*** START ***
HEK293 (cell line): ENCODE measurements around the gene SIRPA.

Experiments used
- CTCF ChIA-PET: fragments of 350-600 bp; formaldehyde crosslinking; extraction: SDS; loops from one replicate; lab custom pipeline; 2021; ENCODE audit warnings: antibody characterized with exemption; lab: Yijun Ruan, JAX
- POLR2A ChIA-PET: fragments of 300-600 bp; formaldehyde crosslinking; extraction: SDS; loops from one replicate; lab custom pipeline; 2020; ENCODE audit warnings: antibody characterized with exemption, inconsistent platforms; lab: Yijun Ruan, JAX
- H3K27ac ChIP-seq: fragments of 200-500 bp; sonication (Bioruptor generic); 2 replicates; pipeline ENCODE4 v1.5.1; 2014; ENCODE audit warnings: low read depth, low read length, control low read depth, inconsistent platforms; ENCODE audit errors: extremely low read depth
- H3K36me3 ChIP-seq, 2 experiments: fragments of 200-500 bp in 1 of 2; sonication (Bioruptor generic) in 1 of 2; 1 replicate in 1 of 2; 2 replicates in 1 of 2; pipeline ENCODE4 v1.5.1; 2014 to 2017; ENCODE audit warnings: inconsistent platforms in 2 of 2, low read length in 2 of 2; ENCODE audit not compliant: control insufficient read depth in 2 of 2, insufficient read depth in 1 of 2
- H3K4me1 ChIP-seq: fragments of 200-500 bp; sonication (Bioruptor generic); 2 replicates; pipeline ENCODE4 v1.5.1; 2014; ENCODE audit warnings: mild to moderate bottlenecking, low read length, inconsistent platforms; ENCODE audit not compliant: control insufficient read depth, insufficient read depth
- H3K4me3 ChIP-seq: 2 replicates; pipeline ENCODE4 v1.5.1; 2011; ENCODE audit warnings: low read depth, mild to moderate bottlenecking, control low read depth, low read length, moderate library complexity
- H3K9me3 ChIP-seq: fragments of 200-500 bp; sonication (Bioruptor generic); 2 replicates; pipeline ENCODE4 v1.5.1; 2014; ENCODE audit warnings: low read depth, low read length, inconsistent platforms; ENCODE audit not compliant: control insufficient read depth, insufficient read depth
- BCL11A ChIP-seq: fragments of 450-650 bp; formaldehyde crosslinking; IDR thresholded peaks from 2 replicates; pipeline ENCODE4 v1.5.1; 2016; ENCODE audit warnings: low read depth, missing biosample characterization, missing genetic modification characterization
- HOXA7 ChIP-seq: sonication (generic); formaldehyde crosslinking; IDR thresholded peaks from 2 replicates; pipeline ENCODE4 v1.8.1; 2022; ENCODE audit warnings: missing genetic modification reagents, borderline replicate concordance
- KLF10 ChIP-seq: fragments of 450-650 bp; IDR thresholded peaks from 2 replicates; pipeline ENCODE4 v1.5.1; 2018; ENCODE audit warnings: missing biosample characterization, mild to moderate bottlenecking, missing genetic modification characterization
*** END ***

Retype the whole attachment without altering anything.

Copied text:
HEK293 (cell line): ENCODE measurements around the gene SIRPA.

Experiments used
- CTCF ChIA-PET: fragments of 350-600 bp; formaldehyde crosslinking; extraction: SDS; loops from one replicate; lab custom pipeline; 2021; ENCODE audit warnings: antibody characterized with exemption; lab: Yijun Ruan, JAX
- POLR2A ChIA-PET: fragments of 300-600 bp; formaldehyde crosslinking; extraction: SDS; loops from one replicate; lab custom pipeline; 2020; ENCODE audit warnings: antibody characterized with exemption, inconsistent platforms; lab: Yijun Ruan, JAX
- H3K27ac ChIP-seq: fragments of 200-500 bp; sonication (Bioruptor generic); 2 replicates; pipeline ENCODE4 v1.5.1; 2014; ENCODE audit warnings: low read depth, low read length, control low read depth, inconsistent platforms; ENCODE audit errors: extremely low read depth
- H3K36me3 ChIP-seq, 2 experiments: fragments of 200-500 bp in 1 of 2; sonication (Bioruptor generic) in 1 of 2; 1 replicate in 1 of 2; 2 replicates in 1 of 2; pipeline ENCODE4 v1.5.1; 2014 to 2017; ENCODE audit warnings: inconsistent platforms in 2 of 2, low read length in 2 of 2; ENCODE audit not compliant: control insufficient read depth in 2 of 2, insufficient read depth in 1 of 2
- H3K4me1 ChIP-seq: fragments of 200-500 bp; sonication (Bioruptor generic); 2 replicates; pipeline ENCODE4 v1.5.1; 2014; ENCODE audit warnings: mild to moderate bottlenecking, low read length, inconsistent platforms; ENCODE audit not compliant: control insufficient read depth, insufficient read depth
- H3K4me3 ChIP-seq: 2 replicates; pipeline ENCODE4 v1.5.1; 2011; ENCODE audit warnings: low read depth, mild to moderate bottlenecking, control low read depth, low read length, moderate library complexity
- H3K9me3 ChIP-seq: fragments of 200-500 bp; sonication (Bioruptor generic); 2 replicates; pipeline ENCODE4 v1.5.1; 2014; ENCODE audit warnings: low read depth, low read length, inconsistent platforms; ENCODE audit not compliant: control insufficient read depth, insufficient read depth
- BCL11A ChIP-seq: fragments of 450-650 bp; formaldehyde crosslinking; IDR thresholded peaks from 2 replicates; pipeline ENCODE4 v1.5.1; 2016; ENCODE audit warnings: low read depth, missing biosample characterization, missing genetic modification characterization
- HOXA7 ChIP-seq: sonication (generic); formaldehyde crosslinking; IDR thresholded peaks from 2 replicates; pipeline ENCODE4 v1.8.1; 2022; ENCODE audit warnings: missing genetic modification reagents, borderline replicate concordance
- KLF10 ChIP-seq: fragments of 450-650 bp; IDR thresholded peaks from 2 replicates; pipeline ENCODE4 v1.5.1; 2018; ENCODE audit warnings: missing biosample characterization, mild to moderate bottlenecking, missing genetic modification characterization